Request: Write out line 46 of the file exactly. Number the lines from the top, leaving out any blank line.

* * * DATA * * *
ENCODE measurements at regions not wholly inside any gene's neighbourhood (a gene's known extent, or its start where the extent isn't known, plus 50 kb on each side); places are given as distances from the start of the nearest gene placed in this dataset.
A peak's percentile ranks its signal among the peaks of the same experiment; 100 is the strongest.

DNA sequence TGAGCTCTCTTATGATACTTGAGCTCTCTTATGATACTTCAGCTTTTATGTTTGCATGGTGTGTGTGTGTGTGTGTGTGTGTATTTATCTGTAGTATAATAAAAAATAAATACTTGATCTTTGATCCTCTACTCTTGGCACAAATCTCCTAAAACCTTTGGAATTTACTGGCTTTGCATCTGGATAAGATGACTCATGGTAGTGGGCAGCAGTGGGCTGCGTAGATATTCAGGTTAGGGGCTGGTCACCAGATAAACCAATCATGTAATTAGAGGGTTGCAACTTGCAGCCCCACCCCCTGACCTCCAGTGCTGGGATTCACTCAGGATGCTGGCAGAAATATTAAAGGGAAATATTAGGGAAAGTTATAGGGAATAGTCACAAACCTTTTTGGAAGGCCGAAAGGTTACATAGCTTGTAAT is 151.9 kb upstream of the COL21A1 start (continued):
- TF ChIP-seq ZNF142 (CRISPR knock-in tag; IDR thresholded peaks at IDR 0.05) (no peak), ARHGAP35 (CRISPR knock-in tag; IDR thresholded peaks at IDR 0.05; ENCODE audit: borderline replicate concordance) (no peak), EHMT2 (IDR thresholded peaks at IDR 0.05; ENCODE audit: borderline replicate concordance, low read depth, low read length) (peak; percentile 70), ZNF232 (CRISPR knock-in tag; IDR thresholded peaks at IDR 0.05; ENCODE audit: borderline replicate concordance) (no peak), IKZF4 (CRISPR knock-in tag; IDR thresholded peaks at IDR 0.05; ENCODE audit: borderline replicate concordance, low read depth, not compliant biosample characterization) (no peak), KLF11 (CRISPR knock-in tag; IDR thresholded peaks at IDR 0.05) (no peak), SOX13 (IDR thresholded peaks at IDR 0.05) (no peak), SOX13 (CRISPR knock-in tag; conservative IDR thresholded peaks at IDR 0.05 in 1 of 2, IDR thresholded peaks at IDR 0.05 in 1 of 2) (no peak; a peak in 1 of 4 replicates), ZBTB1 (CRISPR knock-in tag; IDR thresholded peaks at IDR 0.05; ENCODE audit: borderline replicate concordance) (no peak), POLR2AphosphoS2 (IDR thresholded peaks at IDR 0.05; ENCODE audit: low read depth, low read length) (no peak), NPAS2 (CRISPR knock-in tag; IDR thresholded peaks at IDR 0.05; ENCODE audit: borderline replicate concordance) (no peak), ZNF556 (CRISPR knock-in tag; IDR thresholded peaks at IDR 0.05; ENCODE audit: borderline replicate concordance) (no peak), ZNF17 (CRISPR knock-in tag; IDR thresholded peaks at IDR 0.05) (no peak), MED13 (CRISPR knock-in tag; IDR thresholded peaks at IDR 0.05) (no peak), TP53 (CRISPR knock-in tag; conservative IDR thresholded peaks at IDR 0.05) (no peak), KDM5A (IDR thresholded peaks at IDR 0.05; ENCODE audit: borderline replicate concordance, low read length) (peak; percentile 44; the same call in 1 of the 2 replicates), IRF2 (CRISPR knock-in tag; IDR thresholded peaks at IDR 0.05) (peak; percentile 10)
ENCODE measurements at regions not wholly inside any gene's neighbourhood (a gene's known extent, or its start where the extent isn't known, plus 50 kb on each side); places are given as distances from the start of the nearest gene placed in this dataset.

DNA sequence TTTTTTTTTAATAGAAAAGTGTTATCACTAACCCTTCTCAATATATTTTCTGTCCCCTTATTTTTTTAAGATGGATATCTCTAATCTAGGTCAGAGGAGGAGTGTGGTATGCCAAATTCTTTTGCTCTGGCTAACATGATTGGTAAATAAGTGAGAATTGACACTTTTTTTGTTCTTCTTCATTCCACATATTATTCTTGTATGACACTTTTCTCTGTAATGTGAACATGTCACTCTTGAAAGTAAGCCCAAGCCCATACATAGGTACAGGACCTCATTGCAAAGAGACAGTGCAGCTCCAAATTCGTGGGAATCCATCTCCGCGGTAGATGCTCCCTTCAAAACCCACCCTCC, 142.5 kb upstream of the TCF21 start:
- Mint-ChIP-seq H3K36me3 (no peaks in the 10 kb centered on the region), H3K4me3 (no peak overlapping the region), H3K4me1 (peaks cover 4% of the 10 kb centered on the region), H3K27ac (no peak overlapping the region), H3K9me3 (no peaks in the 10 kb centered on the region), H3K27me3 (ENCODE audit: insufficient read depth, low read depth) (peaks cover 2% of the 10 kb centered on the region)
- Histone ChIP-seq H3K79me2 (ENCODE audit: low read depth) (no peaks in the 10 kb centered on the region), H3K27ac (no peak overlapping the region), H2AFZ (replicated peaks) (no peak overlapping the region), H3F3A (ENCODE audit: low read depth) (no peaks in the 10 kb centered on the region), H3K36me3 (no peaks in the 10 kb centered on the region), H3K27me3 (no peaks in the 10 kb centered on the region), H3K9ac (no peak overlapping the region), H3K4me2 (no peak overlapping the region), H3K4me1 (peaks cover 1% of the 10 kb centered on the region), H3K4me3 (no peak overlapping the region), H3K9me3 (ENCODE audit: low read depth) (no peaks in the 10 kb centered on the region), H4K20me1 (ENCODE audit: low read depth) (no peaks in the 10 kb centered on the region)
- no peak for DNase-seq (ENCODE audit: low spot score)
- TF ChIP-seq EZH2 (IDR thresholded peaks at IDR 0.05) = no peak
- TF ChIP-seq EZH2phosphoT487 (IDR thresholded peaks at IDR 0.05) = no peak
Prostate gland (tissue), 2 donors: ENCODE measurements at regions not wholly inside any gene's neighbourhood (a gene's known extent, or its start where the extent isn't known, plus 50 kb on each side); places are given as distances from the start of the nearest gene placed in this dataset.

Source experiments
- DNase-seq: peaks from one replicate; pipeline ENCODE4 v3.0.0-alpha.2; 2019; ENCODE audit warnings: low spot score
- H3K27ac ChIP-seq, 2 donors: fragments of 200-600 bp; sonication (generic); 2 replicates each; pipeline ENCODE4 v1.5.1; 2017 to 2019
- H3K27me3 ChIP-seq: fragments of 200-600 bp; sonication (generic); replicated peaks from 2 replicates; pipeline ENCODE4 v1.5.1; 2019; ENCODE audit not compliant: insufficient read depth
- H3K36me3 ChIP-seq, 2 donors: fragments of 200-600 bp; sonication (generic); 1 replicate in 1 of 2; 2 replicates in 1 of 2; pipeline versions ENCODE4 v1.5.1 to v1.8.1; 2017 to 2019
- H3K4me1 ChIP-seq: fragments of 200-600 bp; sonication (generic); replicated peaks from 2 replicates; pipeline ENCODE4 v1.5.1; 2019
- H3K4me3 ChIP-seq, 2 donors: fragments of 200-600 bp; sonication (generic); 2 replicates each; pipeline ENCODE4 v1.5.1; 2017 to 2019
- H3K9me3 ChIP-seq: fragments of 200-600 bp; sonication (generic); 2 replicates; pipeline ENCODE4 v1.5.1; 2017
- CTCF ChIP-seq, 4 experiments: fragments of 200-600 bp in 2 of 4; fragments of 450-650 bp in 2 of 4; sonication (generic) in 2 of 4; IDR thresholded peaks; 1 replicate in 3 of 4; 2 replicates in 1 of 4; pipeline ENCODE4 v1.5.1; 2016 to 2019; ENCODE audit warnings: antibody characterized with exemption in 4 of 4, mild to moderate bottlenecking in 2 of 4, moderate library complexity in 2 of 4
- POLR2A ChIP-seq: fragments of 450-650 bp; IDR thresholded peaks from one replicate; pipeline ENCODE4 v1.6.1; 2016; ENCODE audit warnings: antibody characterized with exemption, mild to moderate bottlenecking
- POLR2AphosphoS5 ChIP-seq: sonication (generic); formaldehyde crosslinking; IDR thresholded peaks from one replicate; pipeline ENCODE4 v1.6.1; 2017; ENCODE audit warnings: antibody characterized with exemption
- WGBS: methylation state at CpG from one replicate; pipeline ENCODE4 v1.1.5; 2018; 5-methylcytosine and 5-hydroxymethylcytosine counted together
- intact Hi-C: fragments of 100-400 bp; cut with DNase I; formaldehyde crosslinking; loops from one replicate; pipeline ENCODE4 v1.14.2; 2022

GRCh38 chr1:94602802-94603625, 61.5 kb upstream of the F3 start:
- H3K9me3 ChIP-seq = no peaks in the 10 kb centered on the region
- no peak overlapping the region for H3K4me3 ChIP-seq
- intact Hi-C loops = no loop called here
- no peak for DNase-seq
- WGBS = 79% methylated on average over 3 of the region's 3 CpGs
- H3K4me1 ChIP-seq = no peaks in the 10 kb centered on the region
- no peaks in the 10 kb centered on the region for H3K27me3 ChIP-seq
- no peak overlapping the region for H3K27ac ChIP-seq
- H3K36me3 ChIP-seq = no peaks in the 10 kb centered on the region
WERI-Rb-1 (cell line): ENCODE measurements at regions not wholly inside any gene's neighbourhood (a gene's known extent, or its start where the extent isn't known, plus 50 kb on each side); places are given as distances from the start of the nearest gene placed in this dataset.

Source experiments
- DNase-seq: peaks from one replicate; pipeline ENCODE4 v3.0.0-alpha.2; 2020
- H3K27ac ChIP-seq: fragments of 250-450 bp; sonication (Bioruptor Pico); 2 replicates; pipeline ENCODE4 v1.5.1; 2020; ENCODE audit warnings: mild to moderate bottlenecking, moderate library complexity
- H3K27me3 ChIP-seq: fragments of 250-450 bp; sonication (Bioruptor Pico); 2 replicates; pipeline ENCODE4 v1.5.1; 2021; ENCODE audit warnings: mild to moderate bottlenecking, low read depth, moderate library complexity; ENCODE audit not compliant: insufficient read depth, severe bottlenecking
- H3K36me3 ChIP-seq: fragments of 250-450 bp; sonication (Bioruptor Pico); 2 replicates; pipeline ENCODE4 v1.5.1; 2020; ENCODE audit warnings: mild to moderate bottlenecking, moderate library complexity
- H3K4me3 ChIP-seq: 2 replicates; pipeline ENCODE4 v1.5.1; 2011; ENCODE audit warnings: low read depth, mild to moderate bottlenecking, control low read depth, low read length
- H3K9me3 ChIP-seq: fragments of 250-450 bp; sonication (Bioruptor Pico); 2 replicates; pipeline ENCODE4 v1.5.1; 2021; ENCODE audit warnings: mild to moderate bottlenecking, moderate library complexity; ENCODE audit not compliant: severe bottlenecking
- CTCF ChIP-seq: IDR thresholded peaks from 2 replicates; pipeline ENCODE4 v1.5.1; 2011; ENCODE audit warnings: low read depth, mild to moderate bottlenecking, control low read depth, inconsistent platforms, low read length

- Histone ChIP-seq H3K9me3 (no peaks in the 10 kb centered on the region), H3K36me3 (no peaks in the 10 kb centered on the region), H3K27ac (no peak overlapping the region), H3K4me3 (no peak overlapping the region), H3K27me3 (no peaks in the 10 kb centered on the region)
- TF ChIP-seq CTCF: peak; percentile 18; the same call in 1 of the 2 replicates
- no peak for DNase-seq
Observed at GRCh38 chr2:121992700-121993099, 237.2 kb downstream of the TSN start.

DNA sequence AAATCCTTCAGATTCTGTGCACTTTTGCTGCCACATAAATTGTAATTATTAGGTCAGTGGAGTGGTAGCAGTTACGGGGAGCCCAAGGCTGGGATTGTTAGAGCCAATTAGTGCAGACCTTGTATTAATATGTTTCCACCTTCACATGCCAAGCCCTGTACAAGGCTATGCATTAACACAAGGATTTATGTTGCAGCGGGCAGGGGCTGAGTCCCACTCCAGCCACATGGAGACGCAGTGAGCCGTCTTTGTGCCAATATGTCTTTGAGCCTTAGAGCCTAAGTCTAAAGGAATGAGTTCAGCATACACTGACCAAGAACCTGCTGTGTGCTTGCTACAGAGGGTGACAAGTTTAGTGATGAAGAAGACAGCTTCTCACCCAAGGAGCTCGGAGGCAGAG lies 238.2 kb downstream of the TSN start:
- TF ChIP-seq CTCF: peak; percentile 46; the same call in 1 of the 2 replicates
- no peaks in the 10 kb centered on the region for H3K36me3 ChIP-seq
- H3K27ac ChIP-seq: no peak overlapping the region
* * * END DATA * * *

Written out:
- TF ChIP-seq CTCF: peak; percentile 18; the same call in 1 of the 2 replicates